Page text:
Episode six also brings Cad Bane (voiced by Corey Burton) into live action Star Wars. He’s the “Stranger” who comes out of the desert to seemingly kill Cobb Vanth at the behest of the Pykes.  That scene where the character was on the distant horizon slowly striding towards town, I was wondering who the heck it could be. Then as he got closer, and his silhouette with the wide-brimmed hat became clearer, I literally went “Oh shit!” The thing about Cad Bane is that not only is he incredibly dangerous, but he’s also a stone cold killer.  Whenever he shows up you know shit’s going to go down.

Bane’s definitely got a distinctive design.  He was based off of Lee Van Cleef’s villain Angel Eyes from the movie The Good, The Bad and the Ugly.  I was thrilled that not only did Bane look pretty much as he did in The Clone Wars and The Bad Batch, but that he also had that same creepy voice.  At least one person complain that the wide-brimmed hat is too “on the nose” in signposting Bane’s inspirations. But I like the hat. It makes the character instantly recognizable. There was even one episode of The Clone Wars where he murdered someone for their hat. That shows how much he likes wide-brimmed hats… as well as how ruthless he actually is.

Anyway, that takes us to the seventh and final episode. “In the Name of Honor” is a big, loud, action-packed spectacle directed by Rodriguez that has Fett, Shand, Djarn and their small group of allies fighting a desperate battle against the overwhelming forces of the Pykes in the streets of Mos Espa.

The climax of sees Fett and Bane facing off, and it’s no accident that it comes down to these two.  Bane is exactly who Fett used to be, a remorseless killer who works for the highest bidder, and indeed Bane insists that they are still the same.  It’s also deliberate that Bane outdraws Fett, but in the end Fett wins by using his gaffi stick, his legacy from the Tuskens, against Bane, seemingly killing him. So, yes, in a way Bane was correct, Fett is still a killer… however he’s killing not for money, but rather to avenge his fallen family and to protect his new one.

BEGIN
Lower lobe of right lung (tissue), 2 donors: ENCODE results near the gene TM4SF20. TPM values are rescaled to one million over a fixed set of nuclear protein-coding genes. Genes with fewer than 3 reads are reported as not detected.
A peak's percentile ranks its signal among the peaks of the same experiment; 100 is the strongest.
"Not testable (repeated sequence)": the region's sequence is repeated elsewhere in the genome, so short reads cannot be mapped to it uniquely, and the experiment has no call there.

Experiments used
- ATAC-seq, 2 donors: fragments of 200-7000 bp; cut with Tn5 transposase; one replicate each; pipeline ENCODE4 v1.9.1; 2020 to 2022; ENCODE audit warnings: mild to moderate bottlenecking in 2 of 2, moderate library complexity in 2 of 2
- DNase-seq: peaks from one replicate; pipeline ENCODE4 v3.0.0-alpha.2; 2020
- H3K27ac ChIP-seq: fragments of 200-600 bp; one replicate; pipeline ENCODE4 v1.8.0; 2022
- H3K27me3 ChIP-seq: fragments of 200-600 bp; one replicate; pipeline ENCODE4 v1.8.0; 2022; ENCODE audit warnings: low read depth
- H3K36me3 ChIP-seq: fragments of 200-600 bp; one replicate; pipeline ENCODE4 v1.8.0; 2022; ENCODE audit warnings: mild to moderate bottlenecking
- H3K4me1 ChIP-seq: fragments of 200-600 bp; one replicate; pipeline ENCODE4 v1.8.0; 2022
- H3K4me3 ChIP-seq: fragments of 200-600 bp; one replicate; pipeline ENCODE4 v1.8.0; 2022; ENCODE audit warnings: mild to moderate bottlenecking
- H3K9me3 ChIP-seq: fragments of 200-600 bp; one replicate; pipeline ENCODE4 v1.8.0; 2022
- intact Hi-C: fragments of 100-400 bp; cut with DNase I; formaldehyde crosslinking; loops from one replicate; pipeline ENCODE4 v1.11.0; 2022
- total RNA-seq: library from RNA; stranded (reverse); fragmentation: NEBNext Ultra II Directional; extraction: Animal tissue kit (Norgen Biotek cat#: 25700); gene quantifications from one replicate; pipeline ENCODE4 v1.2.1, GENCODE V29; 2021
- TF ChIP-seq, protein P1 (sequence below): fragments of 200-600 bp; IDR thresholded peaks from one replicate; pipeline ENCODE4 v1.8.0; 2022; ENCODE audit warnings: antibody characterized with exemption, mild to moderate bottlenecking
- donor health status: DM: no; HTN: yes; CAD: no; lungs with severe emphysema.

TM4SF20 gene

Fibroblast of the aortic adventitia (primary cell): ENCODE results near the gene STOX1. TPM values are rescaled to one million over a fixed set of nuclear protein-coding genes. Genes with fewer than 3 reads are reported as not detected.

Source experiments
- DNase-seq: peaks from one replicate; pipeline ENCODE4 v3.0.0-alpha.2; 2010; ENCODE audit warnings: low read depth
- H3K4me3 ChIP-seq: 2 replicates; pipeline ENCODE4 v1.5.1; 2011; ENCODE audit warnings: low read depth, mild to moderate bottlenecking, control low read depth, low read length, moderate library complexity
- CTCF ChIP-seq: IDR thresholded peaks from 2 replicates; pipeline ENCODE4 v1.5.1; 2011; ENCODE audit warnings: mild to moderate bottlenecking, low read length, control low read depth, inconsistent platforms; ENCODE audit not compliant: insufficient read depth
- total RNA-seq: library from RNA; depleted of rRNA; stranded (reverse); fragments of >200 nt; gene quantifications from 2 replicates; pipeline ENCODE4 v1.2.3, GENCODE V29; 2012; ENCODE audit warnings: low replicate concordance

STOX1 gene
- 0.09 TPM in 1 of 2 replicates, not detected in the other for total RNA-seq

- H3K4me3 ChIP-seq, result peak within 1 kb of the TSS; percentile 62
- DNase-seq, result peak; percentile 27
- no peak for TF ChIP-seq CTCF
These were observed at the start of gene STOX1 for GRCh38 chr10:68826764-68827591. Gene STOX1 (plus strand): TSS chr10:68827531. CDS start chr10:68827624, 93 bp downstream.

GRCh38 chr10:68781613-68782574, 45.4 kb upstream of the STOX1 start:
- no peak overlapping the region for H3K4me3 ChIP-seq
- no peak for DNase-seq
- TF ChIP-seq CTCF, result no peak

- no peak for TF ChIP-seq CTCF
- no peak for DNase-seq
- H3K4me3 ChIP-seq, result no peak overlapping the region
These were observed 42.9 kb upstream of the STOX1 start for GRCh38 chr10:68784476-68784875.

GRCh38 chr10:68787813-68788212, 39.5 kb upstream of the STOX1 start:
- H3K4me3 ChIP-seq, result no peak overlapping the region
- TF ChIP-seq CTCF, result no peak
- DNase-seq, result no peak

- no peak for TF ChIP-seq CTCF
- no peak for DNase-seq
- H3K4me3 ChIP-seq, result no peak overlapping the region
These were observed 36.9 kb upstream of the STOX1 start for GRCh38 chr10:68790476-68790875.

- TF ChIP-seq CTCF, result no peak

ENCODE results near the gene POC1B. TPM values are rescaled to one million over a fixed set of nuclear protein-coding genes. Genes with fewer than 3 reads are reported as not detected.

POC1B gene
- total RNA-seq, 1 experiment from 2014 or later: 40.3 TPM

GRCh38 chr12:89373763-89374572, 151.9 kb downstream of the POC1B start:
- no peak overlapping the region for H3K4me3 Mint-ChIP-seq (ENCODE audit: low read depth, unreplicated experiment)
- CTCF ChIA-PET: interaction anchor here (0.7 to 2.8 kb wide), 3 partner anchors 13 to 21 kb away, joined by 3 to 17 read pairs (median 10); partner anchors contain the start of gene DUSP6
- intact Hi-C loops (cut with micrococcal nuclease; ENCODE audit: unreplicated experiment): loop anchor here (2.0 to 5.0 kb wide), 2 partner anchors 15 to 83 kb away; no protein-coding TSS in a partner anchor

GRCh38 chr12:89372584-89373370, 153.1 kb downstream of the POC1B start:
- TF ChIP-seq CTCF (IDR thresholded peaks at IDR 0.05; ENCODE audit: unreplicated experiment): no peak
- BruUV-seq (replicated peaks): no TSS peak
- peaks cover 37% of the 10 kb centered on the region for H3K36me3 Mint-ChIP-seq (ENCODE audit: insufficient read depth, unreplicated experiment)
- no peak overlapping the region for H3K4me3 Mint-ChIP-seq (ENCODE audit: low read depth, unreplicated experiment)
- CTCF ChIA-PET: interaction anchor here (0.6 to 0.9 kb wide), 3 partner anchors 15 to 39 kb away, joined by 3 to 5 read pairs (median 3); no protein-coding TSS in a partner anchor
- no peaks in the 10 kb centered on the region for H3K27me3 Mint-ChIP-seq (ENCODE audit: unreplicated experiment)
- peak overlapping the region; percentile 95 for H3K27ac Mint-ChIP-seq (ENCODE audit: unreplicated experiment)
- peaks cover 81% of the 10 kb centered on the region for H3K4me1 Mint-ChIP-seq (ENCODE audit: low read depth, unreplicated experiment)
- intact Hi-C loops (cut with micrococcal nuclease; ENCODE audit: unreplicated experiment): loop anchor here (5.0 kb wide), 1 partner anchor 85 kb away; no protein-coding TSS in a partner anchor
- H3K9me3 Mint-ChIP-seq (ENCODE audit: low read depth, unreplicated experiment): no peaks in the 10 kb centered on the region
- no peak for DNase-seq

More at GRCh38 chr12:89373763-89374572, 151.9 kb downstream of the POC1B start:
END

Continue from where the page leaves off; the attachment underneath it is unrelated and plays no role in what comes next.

From a critical point of view the final episode (and indeed the whole series) is a bit of a mess, but damned if it wasn’t a huge heap of fun. I mean, Boba Fett riding around on a Rancor would have absolutely blown my seven year old mind, and even at 45 years old I thought it was really cool. Yes, sometimes Star Wars successfully transcends its pulpy roots to tell deep, insightful, nuanced stories. But a lot of the time it’s just an enjoyable mash-up of space opera, Westerns, Saturday morning serials, comic books, Japanese cinema, war movies and mythology.

C’mon, you know that if you still had your Star Wars action figures you’d be doing this with them right now.

It occurred to me that this season is structured along the lines of a comic book crossover. The first four episodes are issues of the Boba Fett series. Episode five is a Mandalorian annual, and episode six is a Luke & Grogu special, with episode seven being the big wrap-up as all characters and plotlines converse. And, yeah, there’s even an epilogue in setting up a future storyline.

A number of Star Wars fans were very unhappy with The Book of Boba Fett, claiming that Fett was acting completely out of character.  And all I can say is, what character?  The guy had four lines of dialogue and about six minutes of screen time in the original trilogy. The most we ever saw of him before now was when he was a teenager in the movie Attack of the Clones and The Clone Wars animated series. There are legitimate criticisms to be made about the show, but “It isn’t being true to Boba Fett’s character” is a load of bullshit because he was practically a blank slate before he was brought back in The Mandalorian.

Some people have argued that there were plenty of novels and comic books over the past several decades featuring Boba Fett.  But how much of those is still considered to be canonical? And putting aside the issue of canon, having read some of those books and comics, I never found Boba Fett the unstoppable, faceless, badass killer to be a compelling protagonist.  The Book of Boba Fett actually made him into an interesting character that I actually care about.